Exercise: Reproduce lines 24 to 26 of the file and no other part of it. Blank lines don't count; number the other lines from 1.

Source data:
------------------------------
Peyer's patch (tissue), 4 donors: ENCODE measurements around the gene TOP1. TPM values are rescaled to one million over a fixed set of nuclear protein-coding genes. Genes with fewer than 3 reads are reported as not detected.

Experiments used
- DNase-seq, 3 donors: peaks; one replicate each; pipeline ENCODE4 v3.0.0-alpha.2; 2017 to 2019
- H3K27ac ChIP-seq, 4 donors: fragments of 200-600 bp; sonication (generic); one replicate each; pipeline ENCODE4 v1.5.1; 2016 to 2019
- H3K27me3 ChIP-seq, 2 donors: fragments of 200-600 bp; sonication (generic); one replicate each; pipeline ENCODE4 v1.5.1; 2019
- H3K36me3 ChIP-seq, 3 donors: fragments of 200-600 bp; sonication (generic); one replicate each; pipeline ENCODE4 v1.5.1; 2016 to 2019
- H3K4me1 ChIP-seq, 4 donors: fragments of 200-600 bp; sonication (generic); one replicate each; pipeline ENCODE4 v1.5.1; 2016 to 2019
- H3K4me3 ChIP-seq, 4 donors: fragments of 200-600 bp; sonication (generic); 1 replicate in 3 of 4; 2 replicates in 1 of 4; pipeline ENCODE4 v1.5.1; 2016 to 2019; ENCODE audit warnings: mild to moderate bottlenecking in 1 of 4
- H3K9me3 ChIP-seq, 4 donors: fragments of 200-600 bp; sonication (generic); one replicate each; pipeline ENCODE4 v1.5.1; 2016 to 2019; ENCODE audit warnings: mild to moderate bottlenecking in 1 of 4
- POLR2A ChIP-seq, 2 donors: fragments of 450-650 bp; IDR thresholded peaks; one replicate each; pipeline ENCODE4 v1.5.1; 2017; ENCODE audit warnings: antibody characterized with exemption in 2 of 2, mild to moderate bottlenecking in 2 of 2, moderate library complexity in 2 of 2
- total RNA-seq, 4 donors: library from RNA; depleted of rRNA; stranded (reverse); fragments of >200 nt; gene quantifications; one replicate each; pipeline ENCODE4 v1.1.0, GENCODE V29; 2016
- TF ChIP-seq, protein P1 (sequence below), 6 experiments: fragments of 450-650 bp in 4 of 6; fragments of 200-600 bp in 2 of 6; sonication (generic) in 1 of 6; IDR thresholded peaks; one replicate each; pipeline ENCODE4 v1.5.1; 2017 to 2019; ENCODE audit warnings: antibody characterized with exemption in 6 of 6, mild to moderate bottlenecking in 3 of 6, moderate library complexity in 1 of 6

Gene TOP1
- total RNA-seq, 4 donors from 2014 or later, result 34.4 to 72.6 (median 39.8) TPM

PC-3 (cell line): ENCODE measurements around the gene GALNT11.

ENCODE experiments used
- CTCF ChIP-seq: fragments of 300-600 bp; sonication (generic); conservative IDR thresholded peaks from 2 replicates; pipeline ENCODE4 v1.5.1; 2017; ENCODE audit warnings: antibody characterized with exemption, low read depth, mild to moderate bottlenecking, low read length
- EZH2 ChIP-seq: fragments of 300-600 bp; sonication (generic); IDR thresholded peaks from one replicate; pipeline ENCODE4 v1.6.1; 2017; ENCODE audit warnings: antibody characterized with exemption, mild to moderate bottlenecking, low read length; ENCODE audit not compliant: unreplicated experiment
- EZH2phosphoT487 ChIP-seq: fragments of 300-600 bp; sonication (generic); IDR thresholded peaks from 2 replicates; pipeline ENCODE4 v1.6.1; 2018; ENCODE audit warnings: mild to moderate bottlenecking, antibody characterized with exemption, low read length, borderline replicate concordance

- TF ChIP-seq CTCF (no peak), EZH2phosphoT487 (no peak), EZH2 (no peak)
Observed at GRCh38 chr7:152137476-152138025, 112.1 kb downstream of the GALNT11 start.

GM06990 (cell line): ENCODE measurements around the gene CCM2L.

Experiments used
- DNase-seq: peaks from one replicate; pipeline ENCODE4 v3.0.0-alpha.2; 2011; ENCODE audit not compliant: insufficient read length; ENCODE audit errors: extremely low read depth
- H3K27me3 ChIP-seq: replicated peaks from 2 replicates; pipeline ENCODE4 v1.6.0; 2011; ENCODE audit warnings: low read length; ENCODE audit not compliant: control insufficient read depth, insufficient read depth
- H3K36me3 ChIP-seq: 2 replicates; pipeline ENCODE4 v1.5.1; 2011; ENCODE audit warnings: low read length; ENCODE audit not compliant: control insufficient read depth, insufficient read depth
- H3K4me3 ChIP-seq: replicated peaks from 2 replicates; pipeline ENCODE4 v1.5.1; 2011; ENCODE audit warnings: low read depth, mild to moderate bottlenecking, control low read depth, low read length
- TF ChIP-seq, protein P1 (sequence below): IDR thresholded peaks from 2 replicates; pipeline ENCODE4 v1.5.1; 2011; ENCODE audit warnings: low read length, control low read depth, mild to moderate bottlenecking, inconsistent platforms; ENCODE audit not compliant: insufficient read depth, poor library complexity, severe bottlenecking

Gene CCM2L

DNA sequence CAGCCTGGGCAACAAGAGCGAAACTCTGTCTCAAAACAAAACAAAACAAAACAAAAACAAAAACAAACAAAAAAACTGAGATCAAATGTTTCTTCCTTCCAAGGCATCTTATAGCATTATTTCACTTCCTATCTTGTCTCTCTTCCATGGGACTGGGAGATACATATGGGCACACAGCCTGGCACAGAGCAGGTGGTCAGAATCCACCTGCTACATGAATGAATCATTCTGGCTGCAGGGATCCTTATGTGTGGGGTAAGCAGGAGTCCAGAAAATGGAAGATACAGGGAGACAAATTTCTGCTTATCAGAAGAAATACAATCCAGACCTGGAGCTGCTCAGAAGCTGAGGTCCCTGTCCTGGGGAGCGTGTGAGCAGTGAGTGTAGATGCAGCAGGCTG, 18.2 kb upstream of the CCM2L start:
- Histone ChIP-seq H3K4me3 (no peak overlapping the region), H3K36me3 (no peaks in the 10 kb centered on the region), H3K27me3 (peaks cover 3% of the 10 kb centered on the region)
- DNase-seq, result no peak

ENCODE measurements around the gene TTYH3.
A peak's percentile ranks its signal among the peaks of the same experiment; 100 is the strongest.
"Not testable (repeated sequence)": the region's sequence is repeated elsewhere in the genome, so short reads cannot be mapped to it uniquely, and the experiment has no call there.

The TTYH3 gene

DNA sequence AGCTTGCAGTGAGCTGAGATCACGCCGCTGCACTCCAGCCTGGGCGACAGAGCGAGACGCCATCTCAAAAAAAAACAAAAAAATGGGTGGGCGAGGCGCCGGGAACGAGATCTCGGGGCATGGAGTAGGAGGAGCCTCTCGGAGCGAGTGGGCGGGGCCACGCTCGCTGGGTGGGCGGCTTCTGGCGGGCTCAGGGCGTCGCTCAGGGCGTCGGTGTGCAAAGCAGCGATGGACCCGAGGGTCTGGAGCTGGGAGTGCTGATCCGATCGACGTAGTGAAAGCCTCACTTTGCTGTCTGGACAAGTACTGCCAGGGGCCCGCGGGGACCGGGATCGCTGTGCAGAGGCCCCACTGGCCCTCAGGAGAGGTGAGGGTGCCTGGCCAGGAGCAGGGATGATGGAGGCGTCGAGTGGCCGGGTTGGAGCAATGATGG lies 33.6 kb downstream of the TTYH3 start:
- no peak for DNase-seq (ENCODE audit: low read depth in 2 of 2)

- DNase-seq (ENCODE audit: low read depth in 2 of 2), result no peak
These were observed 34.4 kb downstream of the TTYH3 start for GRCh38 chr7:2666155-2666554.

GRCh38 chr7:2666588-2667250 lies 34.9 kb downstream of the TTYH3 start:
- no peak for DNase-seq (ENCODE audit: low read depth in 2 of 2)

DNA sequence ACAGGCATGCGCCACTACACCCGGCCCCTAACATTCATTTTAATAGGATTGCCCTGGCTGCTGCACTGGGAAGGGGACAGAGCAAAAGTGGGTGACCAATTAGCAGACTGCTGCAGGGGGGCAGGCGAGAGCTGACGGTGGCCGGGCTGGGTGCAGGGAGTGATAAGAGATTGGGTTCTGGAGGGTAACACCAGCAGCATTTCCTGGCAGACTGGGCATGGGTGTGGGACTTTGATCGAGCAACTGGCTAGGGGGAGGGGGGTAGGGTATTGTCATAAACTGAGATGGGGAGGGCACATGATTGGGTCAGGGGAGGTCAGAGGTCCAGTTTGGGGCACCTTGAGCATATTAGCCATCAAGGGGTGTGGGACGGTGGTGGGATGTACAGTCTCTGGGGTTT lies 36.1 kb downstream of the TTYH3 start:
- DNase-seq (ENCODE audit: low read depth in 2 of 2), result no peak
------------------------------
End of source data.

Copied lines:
- DNase-seq: peaks from one replicate; pipeline ENCODE4 v3.0.0-alpha.2; 2011; ENCODE audit not compliant: insufficient read length; ENCODE audit errors: extremely low read depth
- H3K27me3 ChIP-seq: replicated peaks from 2 replicates; pipeline ENCODE4 v1.6.0; 2011; ENCODE audit warnings: low read length; ENCODE audit not compliant: control insufficient read depth, insufficient read depth
- H3K36me3 ChIP-seq: 2 replicates; pipeline ENCODE4 v1.5.1; 2011; ENCODE audit warnings: low read length; ENCODE audit not compliant: control insufficient read depth, insufficient read depth